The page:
Healthcare spending varies dramatically by state, age

Healthcare spending by states varies dramatically, according to a new report by the Centers for Medicare & Medicaid Services (CMS).

Overall, healthcare spending per capita in the United States averaged $6,815 in 2009. Massachusetts, the only state with a coverage mandate similar to that of the Affordable Care Act, had the highest per capita spending at 136 percent above the national average, or nearly $9,300 per capita. Utah has the lowest, at 74 percent of the national average.

"We're seeing a broadening of the gap" between higher- and lower-spending states, said Gigi Cuckler, a CMS economist and lead author of the study covering healthcare spending between 1991 and 2009, reports Kaiser Health News. The study was published in the Medicare and Medicaid Research Review, a CMS journal.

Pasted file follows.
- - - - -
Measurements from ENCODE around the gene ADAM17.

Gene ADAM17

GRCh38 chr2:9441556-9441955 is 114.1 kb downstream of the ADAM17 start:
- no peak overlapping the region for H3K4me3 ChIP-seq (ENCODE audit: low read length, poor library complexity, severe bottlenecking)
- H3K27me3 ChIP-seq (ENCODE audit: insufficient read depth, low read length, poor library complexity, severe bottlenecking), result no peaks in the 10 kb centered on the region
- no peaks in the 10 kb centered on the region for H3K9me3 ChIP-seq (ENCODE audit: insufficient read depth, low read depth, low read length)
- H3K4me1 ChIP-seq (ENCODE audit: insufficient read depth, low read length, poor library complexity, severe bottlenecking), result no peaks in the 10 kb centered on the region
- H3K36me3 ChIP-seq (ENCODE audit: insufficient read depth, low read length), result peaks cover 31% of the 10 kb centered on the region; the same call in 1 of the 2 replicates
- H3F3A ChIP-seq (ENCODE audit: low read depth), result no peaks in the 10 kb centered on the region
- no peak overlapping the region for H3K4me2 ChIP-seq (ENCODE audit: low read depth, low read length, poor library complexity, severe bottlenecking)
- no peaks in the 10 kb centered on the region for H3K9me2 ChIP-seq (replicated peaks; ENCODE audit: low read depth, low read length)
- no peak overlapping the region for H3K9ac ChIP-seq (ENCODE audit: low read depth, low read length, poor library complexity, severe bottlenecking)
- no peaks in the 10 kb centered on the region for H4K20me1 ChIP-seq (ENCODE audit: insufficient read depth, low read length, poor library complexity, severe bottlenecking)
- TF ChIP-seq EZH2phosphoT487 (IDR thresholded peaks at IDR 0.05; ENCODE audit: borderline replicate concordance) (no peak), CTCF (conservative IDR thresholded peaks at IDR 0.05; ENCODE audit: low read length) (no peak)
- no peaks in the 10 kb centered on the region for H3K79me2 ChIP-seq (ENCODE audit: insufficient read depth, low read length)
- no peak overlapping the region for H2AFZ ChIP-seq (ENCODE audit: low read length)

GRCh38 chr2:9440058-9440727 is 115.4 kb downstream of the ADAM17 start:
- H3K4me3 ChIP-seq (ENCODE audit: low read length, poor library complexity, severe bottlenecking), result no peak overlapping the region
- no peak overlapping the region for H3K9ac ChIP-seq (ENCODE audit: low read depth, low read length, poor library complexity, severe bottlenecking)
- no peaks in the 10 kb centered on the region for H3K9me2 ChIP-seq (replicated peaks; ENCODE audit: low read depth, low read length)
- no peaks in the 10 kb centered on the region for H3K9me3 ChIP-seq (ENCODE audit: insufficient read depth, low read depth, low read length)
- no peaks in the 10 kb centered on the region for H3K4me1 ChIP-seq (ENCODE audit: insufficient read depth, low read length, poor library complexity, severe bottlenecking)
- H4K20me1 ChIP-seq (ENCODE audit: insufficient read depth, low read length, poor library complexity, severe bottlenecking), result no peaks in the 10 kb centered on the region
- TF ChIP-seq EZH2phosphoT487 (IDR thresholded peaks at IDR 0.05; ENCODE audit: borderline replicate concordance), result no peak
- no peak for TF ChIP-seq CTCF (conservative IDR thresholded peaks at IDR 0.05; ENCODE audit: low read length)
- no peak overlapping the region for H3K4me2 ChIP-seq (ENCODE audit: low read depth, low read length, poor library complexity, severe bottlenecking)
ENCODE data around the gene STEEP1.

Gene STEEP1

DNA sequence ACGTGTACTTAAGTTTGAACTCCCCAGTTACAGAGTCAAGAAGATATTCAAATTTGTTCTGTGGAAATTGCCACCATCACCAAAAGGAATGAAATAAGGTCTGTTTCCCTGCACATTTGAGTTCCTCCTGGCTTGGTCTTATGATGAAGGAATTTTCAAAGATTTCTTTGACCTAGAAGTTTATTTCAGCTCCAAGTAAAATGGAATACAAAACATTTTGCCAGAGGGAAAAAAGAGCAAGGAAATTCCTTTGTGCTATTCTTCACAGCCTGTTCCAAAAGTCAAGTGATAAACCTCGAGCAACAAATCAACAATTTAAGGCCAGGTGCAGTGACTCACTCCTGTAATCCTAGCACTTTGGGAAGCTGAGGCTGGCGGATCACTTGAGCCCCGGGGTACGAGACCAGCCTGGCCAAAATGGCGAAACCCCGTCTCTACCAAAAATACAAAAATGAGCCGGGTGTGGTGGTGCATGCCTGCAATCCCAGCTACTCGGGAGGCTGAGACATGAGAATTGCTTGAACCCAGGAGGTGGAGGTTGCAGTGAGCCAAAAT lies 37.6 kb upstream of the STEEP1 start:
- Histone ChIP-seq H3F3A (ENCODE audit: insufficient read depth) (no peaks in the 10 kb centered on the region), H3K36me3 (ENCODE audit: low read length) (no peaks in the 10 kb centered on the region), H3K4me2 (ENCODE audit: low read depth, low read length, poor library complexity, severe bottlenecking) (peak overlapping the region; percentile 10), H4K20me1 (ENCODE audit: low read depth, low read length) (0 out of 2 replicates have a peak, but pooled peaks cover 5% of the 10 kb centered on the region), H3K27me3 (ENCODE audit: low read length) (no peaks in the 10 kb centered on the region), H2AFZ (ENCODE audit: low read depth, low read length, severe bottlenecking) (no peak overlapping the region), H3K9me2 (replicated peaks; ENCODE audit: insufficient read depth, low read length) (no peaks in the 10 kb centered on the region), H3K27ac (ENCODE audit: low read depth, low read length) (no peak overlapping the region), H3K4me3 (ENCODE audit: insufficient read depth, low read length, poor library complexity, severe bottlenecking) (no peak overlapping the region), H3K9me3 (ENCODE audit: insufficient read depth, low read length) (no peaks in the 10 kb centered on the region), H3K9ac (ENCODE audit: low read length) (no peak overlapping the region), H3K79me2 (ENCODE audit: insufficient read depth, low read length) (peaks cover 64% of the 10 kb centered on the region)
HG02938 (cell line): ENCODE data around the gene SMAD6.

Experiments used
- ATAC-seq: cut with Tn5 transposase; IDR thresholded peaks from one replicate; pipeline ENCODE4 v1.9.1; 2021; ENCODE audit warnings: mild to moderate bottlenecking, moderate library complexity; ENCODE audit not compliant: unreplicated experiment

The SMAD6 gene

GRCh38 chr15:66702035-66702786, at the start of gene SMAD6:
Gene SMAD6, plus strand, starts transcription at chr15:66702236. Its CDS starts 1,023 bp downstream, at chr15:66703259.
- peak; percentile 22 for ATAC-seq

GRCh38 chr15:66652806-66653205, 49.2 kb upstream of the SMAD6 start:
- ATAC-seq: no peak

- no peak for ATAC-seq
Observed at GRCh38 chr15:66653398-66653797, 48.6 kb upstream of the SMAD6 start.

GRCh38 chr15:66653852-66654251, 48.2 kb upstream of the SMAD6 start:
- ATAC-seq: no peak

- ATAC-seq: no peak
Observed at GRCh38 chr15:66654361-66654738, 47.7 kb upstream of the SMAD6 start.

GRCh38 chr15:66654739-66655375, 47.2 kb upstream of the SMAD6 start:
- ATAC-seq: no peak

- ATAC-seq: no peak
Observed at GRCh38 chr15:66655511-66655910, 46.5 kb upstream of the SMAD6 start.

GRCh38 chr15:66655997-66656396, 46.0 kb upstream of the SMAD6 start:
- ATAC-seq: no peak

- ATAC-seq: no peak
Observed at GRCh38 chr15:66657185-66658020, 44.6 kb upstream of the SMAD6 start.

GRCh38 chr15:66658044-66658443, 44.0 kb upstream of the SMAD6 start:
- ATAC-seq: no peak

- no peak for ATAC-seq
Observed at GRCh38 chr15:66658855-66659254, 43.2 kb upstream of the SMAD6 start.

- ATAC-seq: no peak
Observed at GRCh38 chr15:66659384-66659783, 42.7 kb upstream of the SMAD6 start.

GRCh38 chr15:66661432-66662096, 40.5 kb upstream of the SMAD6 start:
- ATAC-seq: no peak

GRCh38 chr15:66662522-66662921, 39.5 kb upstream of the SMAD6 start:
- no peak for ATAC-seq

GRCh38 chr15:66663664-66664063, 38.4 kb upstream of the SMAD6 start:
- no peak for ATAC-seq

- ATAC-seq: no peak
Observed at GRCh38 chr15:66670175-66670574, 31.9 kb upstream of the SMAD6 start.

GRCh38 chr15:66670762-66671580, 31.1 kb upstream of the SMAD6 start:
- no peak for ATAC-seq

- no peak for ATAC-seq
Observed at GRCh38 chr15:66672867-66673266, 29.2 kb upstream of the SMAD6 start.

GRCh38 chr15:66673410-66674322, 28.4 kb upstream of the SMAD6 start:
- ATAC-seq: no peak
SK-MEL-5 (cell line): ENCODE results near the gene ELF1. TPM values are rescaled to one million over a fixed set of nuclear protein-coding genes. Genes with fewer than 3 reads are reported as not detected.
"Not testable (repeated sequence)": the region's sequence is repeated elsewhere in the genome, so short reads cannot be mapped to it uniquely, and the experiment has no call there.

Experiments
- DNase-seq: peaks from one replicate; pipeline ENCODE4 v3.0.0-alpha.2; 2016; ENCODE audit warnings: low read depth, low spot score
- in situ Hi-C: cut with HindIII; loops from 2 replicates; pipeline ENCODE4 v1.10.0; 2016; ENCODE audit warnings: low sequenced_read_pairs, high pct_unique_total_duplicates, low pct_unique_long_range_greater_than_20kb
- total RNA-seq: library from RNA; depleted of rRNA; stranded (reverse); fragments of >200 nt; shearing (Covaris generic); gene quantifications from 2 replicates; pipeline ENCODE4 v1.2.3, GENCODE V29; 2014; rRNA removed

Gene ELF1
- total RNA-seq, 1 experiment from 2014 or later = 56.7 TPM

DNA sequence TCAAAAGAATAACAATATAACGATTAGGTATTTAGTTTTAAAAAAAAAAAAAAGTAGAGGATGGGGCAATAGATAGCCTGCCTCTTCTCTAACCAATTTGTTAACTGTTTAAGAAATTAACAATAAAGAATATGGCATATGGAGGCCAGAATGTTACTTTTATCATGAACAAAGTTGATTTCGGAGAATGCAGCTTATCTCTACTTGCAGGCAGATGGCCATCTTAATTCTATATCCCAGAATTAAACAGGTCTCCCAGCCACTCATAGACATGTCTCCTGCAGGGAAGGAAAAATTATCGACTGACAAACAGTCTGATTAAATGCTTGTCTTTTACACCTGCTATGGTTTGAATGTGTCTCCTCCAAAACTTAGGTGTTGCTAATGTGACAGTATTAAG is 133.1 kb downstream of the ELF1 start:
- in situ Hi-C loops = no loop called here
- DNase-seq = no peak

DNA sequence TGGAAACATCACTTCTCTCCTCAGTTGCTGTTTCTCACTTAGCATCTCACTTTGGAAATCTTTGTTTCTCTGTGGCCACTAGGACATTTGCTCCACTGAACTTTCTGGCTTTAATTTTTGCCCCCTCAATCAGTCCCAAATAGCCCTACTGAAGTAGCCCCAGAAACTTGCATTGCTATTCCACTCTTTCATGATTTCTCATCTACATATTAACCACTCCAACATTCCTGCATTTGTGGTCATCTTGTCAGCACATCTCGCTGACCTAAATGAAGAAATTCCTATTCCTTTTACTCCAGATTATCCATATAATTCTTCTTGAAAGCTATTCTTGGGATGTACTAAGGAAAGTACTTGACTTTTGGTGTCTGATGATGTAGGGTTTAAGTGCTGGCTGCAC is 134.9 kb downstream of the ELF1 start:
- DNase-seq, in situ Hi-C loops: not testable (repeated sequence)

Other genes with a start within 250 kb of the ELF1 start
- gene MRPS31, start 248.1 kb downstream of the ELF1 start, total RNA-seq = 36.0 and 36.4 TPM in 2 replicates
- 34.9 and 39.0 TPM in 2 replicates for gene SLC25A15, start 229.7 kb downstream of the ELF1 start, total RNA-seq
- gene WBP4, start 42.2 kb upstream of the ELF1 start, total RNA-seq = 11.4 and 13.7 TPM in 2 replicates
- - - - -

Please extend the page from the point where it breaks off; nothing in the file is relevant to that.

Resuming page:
Those states with higher levels of healthcare spending tended to have older populations with higher incomes, or significantly higher levels of Medicaid spending. And states hit disproportionately by the recent steep recession with higher unemployment rates also had the most dramatic slowdown of spending.

States with lower-than-average spending levels tended to have younger and healthier populations.

To learn more:
- check out the CMS report (.pdf)
- read the Kaiser Health News article

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